At the hearing on the motion to suppress, Officer Josephus Reynolds, a member of the St. Louis Metropolitan Police Department, testified that on June 24, 1972, around 10:00 a. m., he received a telephone call from some person who informed him that Henry Henderson and Lou Charles Hopson were responsible for the robbery and shooting at 2431 Dickson. Officer Reynolds knew the caller and had received previous information from the caller that had subsequently led to arrests and convictions. Approximately ten minutes after receiving this call, Officer Reynolds arrived at 2431 Dickson and relayed the information concerning Henderson and Hopson to Sergeant Philip Antoon. Among those policemen present at the scene of the crime with Sgt. Antoon were Detectives James McCarty and James Dowd and Officer Joseph Burgoon. Officer Burgoon testified that he was informed by Sgt. Antoon that Henry Henderson of 2431 Dickson, Apt. 613, and Charles Hopson of 2431 Dickson, Apt. 303, were the persons responsible for the shooting. When Officer Burgoon received this information, he was standing in the areaway outside Apt. 303 with Detective Dowd. Immediately thereafter, a man who identified himself as Henry Henderson walked down the stairs from the fifth to the fourth floor. In response to a question asked by Sgt. Antoon, Henderson stated that he was coming from his mother's apartment and that he had *818 been there all morning. In order to verify Henderson's statement, the officers accompanied him to the apartment, but found that his mother was not home. The officers then searched Henderson's room with his permission and with him present but found nothing. The officers then walked into a hallway whereupon Henderson ran to the door of another bedroom, blocked the door and told the officers they could not enter. Officer Burgoon then informed Henderson he was under arrest and advised him of his constitutional rights. Henderson then backed into the bedroom to a position about two to three feet from a bed. Officer Burgoon followed Henderson into the bedroom, raised the mattress of the bed and found a .38 caliber revolver. Although he did not feel threatened by Henderson, Officer Burgoon said Henderson could have reached the bed with a fast movement. Prior to the discovery of the pistol, Officer Burgoon said that he did not see any officer search Henderson's person.

Defendant Henderson testified in his own behalf at the hearing. He testified that his sister was present at the apartment at the time the officers arrived. He said the officers entered the apartment with neither his nor his sister's permission, and that the officers conducted a search of the apartment without his consent. At the conclusion of the evidence, the court overruled the motion to suppress.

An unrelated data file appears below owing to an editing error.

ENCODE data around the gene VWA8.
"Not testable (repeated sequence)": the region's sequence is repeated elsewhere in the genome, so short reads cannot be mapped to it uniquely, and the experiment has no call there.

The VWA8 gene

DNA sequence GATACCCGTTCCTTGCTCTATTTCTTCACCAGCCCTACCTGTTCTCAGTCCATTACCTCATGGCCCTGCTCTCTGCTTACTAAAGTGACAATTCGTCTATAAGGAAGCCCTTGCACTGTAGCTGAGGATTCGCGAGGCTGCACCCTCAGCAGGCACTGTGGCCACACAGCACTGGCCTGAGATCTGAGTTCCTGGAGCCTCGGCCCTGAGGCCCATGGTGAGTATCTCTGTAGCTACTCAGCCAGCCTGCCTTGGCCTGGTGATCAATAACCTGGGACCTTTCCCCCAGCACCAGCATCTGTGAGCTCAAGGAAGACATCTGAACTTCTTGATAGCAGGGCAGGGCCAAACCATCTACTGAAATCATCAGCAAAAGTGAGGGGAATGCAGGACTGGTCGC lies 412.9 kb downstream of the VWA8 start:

Generally, a warrantless search is an unreasonable one under the fourth amendment unless it is conducted within well-noted exceptions to the warrant requirement. The exceptions are based upon the principle that searches of limited scope may be conducted if they are incident to a lawful arrest. United States v. Robinson, 414 U.S. 218, 94 S. Ct. 467, 471, 38 L. Ed. 2d 427 (1973). We, therefore, must first determine the legality of the defendant's arrest.

The test for determining the legality of an arrest without a warrant for a felony is whether the arresting officer had reasonable grounds or probable cause to suspect that the person arrested has committed a felony. State v. Gant, 490 S.W.2d 46, 47 [4] (Mo.1973).[1] While this test demands that the knowledge possessed by the arresting officer be more than mere suspicion, it does not require that it be based upon evidence sufficient to support a conviction. State v. Gant, supra, 490 S.W.2d at 48 [3]. Given these general guidelines, the outcome in each case depends upon the factual information possessed by the arresting officer at the time of arrest.

Part of the information possessed by the officers at the time of defendant's arrest was that provided by an informant: the names of the two individuals allegedly responsible for the shooting. One of those named was Henry Henderson. This informant had on previous occasions provided the police with information which had led to arrests and convictions. Although information given by an informer who is reasonably considered reliable may in itself justify an arrest (State v. Gant, supra, at 48 [5]), the officers possessed additional information at the time of arrest which, when combined with that given by the informant, certainly provided them with reasonable grounds to suspect that defendant had committed a felony. The officers knew that a shooting which resulted in one person's death had occurred in defendant's apartment building within approximately an hour before the officers saw defendant coming down the stairs. The officers were also aware that, after they had searched defendant's bedroom with his *819 consent, defendant blocked the doorway to another bedroom in the apartment and told the officers they could not enter it. Once this occurred, Officer Burgoon immediately placed defendant under arrest. Coupled with the knowledge of the crime itself and the information provided by the informer, defendant's conduct subsequent to the search of his own bedroom gave the officers, including Officer Burgoon, reasonable ground to suspect that defendant participated in the shooting which the officers were investigating. The knowledge possessed by the officers at the time of defendant's arrest rose far above mere suspicion. That arrest was therefore not only justifiable but lawful.